We spoke to Mayor Swearengin over the phone shortly after that speech. "The important thing is that Fresno is on the National radar screen," she said.
The President's remarks closely mirrored much of Monday's bipartisan Senate proposal. Now the Mayor and other city leaders are hoping this momentum will lead to an overhaul that powers the local economy. "In Fresno the issue of immigration reform is directly tied to our economy and that's true for other places in the country but probably nowhere is it more true than in Fresno. So when we talk about immigration reform we are talking about economic development," said Mayor Swearengin.
ABC 30 political analyst Tony Capozzi says without an overhaul the Valley's moneymaker -- agriculture -- which relies heavily on undocumented workers will take a big hit. "The agribusiness is the biggest in the world here in Central California and I think immigration reform is so important to our economy," said Capozzi.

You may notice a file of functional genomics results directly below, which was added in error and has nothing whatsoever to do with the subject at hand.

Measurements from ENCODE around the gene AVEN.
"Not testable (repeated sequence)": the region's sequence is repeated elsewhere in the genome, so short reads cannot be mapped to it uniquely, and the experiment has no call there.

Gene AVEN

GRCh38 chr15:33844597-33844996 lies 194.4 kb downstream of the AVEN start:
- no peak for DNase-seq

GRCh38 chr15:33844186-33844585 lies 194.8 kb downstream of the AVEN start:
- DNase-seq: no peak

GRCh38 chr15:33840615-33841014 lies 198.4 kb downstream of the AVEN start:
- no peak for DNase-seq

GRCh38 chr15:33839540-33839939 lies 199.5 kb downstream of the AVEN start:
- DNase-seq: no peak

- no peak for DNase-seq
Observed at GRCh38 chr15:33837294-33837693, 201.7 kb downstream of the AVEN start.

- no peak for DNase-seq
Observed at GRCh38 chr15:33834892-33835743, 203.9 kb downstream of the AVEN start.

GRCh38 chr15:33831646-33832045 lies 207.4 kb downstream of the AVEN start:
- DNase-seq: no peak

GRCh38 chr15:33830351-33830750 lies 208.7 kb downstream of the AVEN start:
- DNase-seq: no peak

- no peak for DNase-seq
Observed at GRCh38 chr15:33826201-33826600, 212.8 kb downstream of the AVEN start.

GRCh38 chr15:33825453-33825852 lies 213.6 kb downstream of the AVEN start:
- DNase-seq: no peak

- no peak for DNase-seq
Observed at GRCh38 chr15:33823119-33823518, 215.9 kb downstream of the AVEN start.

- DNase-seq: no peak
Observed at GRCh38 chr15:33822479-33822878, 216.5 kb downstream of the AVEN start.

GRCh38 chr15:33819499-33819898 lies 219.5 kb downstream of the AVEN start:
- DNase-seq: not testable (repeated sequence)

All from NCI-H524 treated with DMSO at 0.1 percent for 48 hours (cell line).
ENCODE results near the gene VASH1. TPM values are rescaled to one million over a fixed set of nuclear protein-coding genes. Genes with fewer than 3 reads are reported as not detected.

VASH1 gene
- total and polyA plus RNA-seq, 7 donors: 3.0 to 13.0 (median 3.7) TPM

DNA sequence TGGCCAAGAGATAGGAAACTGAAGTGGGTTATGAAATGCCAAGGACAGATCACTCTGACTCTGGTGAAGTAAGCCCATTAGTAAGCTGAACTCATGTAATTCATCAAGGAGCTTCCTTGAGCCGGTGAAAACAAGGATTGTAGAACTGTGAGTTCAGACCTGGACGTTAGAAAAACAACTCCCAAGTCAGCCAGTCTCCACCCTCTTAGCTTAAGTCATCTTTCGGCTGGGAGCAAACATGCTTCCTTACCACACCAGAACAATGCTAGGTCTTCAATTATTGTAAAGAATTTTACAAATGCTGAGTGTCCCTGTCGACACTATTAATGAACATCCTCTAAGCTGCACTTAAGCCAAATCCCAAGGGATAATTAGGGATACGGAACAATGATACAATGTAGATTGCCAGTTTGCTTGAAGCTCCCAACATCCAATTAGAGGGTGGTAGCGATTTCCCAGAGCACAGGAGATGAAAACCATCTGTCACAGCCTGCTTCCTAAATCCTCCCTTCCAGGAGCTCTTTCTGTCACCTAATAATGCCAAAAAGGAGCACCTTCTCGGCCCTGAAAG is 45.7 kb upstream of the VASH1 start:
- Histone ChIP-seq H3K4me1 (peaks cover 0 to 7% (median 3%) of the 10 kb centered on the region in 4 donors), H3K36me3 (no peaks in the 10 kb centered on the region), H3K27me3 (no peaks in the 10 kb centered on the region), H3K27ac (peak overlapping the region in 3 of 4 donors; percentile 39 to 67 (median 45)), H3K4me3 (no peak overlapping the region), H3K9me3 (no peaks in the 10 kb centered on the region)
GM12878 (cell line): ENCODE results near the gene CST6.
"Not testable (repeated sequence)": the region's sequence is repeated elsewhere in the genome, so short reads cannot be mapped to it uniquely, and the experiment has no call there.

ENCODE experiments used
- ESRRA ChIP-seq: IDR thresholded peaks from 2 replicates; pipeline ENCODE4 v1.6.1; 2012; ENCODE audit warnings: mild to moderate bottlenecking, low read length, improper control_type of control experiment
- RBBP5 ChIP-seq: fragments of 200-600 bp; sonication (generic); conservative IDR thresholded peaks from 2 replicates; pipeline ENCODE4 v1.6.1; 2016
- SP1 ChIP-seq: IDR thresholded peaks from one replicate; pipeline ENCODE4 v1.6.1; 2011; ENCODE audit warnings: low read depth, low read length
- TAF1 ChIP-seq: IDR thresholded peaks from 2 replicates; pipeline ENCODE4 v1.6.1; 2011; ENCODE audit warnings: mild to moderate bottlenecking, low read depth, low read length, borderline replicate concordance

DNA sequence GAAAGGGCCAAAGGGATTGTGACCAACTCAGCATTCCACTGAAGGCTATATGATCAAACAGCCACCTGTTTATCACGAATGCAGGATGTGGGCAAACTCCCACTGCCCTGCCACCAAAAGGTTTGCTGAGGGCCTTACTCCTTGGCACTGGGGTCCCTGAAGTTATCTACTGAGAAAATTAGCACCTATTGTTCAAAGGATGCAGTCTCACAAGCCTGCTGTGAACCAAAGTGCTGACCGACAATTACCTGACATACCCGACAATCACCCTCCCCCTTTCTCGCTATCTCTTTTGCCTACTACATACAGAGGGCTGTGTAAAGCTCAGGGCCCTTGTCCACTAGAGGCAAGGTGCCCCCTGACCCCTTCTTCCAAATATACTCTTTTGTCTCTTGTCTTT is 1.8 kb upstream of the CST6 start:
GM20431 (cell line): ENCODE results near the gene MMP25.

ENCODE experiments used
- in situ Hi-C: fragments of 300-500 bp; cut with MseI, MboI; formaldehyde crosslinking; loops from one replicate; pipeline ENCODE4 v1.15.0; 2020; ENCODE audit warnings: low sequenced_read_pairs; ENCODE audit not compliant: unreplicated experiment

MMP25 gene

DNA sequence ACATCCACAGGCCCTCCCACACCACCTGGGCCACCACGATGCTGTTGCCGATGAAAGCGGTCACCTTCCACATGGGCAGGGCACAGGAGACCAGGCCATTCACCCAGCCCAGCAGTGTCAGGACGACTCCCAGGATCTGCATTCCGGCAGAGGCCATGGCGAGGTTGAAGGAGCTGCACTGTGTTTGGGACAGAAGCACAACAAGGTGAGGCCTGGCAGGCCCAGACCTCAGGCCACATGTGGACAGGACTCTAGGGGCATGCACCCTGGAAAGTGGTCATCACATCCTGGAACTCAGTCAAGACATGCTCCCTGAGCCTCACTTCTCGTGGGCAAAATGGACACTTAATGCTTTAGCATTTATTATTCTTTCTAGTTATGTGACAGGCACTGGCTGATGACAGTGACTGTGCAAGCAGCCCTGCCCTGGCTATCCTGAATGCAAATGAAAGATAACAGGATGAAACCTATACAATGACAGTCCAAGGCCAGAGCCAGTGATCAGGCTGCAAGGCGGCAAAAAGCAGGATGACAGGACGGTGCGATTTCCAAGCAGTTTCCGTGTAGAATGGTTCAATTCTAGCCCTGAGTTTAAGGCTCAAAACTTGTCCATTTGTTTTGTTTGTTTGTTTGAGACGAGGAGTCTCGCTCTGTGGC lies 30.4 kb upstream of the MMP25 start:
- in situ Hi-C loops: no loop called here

At the heart of both the President's plan and one offered by a bipartisan group of senators is a path to citizenship for the 11 million undocumented immigrants currently here in the United States. Adriana Sanchez is one of them. "If there is not a pathway to citizenship you are going to leave millions of immigrants in a second class citizenship status," said Sanchez.
Political experts say there's still a long road ahead and Republicans on the far right are expected to fight the plan.